Florian Muijres, Michael Elzinga, Johan Melis, and Michael Dickinson are co-authors on a paper recently published in Science. Their findings show that when evading a predator, fruit flies use their bodies and wings to alter course in less than one one-hundredth of a second (faster than what anyone had imagined!).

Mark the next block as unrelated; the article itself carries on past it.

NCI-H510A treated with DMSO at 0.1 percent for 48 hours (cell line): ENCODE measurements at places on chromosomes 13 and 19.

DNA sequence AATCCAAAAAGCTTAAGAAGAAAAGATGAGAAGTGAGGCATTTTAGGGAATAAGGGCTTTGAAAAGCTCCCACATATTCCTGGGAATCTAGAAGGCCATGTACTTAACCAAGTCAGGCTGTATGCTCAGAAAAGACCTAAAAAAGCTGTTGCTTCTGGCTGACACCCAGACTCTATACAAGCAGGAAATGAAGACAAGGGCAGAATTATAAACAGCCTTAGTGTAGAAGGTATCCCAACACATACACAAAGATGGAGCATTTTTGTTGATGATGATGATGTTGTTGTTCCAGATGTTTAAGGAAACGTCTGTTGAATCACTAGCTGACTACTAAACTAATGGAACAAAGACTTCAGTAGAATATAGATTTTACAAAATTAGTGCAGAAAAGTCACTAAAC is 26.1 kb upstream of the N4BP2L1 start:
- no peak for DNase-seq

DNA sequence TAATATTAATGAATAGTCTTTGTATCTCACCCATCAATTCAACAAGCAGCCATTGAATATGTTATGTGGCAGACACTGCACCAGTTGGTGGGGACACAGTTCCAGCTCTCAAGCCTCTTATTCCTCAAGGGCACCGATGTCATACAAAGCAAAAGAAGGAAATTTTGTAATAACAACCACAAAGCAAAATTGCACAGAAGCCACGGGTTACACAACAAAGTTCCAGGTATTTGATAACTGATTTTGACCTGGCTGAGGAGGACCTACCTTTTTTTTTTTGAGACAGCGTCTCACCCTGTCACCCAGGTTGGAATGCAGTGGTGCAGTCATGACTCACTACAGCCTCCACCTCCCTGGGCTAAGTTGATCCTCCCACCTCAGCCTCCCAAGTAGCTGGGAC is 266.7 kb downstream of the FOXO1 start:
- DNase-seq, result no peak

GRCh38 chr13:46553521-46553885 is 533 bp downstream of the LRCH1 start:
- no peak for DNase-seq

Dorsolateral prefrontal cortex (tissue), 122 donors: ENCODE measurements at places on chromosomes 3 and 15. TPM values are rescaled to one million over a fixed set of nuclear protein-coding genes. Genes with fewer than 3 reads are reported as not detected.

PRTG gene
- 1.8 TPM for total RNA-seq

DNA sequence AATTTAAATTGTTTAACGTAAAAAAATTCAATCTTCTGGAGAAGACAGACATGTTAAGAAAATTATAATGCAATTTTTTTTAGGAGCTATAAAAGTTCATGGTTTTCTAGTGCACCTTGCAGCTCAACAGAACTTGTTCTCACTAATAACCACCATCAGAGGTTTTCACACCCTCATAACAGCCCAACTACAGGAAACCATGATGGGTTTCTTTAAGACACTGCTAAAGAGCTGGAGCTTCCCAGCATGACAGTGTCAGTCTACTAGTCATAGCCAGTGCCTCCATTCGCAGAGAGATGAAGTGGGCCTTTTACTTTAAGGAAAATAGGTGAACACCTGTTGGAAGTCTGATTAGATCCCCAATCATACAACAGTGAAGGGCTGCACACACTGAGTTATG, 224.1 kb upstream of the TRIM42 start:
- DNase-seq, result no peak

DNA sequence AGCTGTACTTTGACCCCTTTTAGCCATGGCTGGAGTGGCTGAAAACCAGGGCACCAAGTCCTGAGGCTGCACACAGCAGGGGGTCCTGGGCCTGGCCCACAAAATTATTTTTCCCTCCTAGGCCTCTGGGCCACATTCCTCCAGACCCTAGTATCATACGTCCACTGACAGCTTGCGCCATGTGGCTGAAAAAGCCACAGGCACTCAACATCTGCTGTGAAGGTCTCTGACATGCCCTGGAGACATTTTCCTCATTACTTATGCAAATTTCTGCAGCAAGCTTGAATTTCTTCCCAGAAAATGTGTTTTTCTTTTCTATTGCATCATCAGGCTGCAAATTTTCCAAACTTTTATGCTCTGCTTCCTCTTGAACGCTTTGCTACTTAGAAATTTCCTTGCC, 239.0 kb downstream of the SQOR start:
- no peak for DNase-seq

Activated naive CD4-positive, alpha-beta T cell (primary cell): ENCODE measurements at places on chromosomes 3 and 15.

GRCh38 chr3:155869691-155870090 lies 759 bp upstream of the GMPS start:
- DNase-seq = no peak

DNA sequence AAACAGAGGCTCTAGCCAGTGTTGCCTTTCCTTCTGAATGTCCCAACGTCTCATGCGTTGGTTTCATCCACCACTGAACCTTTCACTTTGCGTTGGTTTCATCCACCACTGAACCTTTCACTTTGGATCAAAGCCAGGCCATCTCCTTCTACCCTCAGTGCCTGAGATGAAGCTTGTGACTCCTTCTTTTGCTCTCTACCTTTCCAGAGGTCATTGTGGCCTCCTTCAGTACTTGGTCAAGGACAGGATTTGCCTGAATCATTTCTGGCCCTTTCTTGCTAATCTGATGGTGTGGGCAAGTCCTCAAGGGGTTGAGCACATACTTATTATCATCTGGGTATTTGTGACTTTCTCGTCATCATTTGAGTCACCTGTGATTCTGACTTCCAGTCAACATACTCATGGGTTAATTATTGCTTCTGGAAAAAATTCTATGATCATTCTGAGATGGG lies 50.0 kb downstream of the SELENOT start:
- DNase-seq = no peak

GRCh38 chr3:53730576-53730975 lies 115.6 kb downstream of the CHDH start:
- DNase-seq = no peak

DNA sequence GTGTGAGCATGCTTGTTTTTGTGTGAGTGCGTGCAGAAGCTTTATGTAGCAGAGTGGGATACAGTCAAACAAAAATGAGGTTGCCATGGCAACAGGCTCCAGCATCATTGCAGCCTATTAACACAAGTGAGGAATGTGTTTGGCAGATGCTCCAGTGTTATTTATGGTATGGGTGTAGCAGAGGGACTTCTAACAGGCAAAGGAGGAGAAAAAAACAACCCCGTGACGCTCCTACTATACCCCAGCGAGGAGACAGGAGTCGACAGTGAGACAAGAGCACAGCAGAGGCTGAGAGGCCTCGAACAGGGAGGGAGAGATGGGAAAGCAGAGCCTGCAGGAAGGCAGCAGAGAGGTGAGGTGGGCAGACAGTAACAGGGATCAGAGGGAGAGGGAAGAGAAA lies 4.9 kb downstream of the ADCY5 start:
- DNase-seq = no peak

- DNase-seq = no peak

Armed with this discovery, the next question the Dickinson lab would like to investigate is how the brain and muscles control these remarkably fast and accurate elusive maneuvers.
A fruit fly, Drosophila hydei, flaps its wings 200 times a second during normal flight and even faster when taking evasive action. Credit: F Muijres/F van Breugel/U of Washington